Walz appoints 7 agency heads, including DNR

Sarah Strommen, currently an assistant commissioner at the Department of Natural Resources, answers questions after Gov.-elect Tim Walz announced she will lead the DNR, the first woman appointed, during a news conference Thursday, Jan. 3, 2019 at Bill Sorg's Dairy Farm in Hastings, Minn.

Mere hours before Minnesota Gov. Tim Walz was sworn into office, and just days after he announced a new commissioner for the Department of Natural Resources, the failed Essar Steel Minnesota project in Nashwauk challenged the new administration with the unsurprising news that Essar Global was back in the game.

After all, what did Essar have to lose? The company was out of international debt, cleared money owed by Mesabi Metallics and since July 2018 had lurked in the shadows as primary players in regaining state mineral leases critical to the project’s future.

The state knew from the beginning that Essar Global was in some way a puppeteer pulling the strings, but former Gov. Mark Dayton’s administration deflected and downplayed the involvement of a reviled company on the Iron Range that cost contractors and the state millions by filing for bankruptcy in 2016 with a project half-finished.

Perhaps the writing on the wall was all too clear for the outgoing administration.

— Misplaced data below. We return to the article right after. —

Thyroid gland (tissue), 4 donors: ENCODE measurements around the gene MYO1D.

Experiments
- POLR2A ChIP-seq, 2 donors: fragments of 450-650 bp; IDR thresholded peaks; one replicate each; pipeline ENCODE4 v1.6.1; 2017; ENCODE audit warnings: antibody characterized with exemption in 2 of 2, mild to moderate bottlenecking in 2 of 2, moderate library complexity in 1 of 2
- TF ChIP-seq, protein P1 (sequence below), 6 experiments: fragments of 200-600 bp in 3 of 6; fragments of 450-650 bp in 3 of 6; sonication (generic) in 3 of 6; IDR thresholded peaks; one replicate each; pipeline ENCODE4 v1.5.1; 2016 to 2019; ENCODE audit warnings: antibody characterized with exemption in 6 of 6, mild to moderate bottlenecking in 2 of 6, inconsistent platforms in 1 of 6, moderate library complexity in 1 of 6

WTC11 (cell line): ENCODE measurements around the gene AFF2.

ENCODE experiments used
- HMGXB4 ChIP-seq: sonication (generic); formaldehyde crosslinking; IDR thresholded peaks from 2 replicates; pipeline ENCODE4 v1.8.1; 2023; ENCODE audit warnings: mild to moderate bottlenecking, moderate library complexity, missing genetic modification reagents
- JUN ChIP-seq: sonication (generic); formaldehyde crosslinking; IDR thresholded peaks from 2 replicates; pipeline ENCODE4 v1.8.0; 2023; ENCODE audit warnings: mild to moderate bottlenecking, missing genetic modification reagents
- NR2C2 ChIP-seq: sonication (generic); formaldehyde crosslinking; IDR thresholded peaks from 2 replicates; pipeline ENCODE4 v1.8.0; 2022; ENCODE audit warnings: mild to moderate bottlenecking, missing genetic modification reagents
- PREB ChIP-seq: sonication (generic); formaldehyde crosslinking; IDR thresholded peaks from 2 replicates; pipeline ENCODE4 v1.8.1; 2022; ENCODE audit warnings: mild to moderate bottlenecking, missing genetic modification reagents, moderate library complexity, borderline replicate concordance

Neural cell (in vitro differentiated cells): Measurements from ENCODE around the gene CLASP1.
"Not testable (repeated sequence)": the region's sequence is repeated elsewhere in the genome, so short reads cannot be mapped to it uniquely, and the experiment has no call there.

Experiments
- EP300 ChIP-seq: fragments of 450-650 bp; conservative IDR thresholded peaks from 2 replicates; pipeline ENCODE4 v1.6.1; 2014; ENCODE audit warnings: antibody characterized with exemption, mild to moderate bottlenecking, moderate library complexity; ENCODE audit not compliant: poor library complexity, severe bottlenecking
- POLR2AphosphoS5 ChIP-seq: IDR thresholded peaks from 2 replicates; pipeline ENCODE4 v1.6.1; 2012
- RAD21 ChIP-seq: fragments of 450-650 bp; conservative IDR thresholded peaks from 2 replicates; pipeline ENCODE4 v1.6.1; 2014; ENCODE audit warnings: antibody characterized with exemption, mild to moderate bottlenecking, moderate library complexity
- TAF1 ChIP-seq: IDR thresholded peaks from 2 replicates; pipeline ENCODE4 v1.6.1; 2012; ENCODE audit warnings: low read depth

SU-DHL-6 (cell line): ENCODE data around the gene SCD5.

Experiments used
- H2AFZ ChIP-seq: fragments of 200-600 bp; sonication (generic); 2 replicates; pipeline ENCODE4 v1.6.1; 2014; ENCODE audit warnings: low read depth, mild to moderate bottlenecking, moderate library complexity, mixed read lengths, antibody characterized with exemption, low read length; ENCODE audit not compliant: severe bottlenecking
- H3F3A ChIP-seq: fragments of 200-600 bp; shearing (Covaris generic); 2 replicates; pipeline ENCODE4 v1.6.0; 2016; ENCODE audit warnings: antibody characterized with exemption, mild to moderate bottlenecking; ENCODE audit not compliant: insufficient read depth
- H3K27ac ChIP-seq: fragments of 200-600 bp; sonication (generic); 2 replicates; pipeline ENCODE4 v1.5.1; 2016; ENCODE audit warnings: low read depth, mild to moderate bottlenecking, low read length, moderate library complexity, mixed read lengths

It couldn’t have been pure coincidence that the Ruia family launched itself back into public viewing as Walz and his team moved into St. Paul. But Monday’s letter from new DNR Commissioner Sarah Strommen to Mesabi Metallics, concerning Essar Global and the project, couldn’t have sent the message any clearer.

At this point in time, the Walz administration understands what it means that Essar and the Ruias are back in the picture. And like the deadbeat tenant Essar was in 2016, Walz and Strommen are ready to throw them to the curb.

While the action by the administration to ban Essar from Minnesota is bold and long overdue — the Dayton administration passed on its chances to do the same — it also seems to send a conciliatory message to those on the Range infuriated over the lack of progress in Nashwauk.

That message: The state is ready to own up to its mistakes here.

What the steps taken Monday mean in the overall picture is unclear.

Without Essar Global, does Mesabi Metallics simply reset to its financial position from weeks ago? Will the state allow the company one last chance this spring to start construction in earnest? Is another bankruptcy filing on the horizon?

Monday’s movement from Walz and the DNR is a step in the right direction. Lawsuits and challenges are sure to follow any decision on Essar and the leases. But with the Iron Range Delegation on board, this is the state’s best to get things right in Nashwauk.

No more extensions.

No more Essar Global.

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